SIR TIM BERNERS-LEE, best known as the inventor of the worldwide web, has hit out at the renewed government push to weaken encryption following the Westminster terrorist attack.
Berners-Lee described it as a "bad idea", adding: "Now I know that if you're trying to catch terrorists it's really tempting to demand to be able to break all that encryption but if you break that encryption then, guess what? So could other people and, guess what? They may end up getting better at it than you are."
He also criticised the Investigatory Powers Act, which not only requires internet service providers (ISPs) to keep records of their users' online activities, but enables tens of thousands of people in the public sector - particularly the police, security services, HMRC and across local authorities - to access this database of private information.
"The idea that all ISPs should be required to spy on citizens and hold the data for six months is appalling," he said, adding to criticisms that he had expressed as the Bill was being debated, the latest in a number of similar Bills that governments of various composition had been trying to get through Parliament since the Data Retention Directive was passed in 2006.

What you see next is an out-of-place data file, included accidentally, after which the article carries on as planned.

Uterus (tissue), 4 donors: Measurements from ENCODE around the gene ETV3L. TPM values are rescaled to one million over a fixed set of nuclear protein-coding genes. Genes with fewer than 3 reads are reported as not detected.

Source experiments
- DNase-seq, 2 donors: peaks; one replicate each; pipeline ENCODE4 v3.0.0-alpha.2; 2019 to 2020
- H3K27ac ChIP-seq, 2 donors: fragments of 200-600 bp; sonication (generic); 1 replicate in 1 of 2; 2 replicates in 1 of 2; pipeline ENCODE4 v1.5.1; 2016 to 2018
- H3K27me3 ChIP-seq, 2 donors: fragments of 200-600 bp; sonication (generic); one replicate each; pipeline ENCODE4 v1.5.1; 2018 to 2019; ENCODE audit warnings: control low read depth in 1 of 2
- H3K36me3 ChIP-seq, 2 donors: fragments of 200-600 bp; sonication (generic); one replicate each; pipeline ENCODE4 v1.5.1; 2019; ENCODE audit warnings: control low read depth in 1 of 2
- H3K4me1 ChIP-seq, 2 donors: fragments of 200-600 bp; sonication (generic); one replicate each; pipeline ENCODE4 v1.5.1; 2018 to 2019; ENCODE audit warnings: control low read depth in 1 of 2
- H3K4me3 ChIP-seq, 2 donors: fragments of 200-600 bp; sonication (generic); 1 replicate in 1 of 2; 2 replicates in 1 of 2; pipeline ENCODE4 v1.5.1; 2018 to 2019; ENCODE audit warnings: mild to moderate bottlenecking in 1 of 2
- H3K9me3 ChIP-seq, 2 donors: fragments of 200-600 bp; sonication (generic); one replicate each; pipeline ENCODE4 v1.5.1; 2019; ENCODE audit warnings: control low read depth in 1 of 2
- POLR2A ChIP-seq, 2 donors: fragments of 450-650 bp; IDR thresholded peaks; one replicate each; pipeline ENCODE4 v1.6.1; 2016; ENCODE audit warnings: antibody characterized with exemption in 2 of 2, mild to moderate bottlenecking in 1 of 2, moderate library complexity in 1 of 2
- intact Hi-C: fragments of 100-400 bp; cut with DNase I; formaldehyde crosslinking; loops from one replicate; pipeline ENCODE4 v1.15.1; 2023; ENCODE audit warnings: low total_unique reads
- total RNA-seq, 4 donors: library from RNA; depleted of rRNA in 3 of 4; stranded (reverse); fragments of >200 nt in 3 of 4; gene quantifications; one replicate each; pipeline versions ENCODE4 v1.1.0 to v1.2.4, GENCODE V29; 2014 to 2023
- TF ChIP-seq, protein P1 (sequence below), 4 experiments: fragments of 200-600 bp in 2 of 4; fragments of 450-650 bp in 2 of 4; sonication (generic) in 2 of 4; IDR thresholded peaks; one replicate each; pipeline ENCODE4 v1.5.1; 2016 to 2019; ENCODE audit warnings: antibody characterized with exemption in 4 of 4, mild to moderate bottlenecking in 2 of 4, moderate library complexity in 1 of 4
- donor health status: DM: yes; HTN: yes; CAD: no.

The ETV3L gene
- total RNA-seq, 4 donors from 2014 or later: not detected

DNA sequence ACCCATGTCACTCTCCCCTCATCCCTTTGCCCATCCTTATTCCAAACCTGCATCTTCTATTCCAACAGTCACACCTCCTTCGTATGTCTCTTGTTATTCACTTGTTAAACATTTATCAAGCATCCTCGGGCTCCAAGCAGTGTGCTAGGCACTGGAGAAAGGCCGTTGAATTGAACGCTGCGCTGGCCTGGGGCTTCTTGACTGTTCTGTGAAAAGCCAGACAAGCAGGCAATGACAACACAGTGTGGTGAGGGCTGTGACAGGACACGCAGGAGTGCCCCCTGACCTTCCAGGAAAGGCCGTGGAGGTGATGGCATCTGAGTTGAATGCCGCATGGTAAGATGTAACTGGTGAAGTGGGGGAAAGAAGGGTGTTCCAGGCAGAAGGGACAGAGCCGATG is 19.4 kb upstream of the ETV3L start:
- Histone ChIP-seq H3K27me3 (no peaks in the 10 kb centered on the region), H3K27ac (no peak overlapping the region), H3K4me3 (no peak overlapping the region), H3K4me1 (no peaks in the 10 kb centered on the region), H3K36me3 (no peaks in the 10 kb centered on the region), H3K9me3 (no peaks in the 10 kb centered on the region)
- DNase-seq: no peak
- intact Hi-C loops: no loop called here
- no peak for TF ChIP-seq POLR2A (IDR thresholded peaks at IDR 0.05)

Berners-Lee suggested that online privacy was essential to the health of the internet: "We're talking about it being just a human right that my ability to communicate with people on the web, to go to websites I want without being spied on is really, really crucial."
Berners-Lee also expressed opposition to moves in the US to bin the principle of net neutrality.
Berners-Lee was talking to the BBC after picking up yet another gong for extreme cleverness, this time the Turing Award, which has been described as the Nobel Prize of computing.
His comments come a week after home Secretary Amber Rudd said that there should be "no place for terrorists to hide" following the Westminster terrorist attack. The attacker, according to police sent a message over WhatsApp just prior to launching the attack.
Rudd called on technology companies to implement "back doors" in their products so that governments could more easily tap the communications of suspected terrorists and, potentially, anyone else.
"The best people who understand the technology, who understand the necessary hashtags to stop this stuff ever being put up, not just taken down, but ever being put up in the first place are going to be them," said Rudd in a widely mocked television interview.
The Home Office later suggested that what Rudd was really referring to was "image hashing", a means of turning an image into a code so that it can quickly and easily be compared to other images.
It's still not clear exactly what that has to do with WhatsApp providing some form of backdoor into its encrypted communications that only ‘good' governments could access. WhatsApp claims that it doesn't have the means to tap people's communications due to the way it is designed (just like Skype, of course). µ
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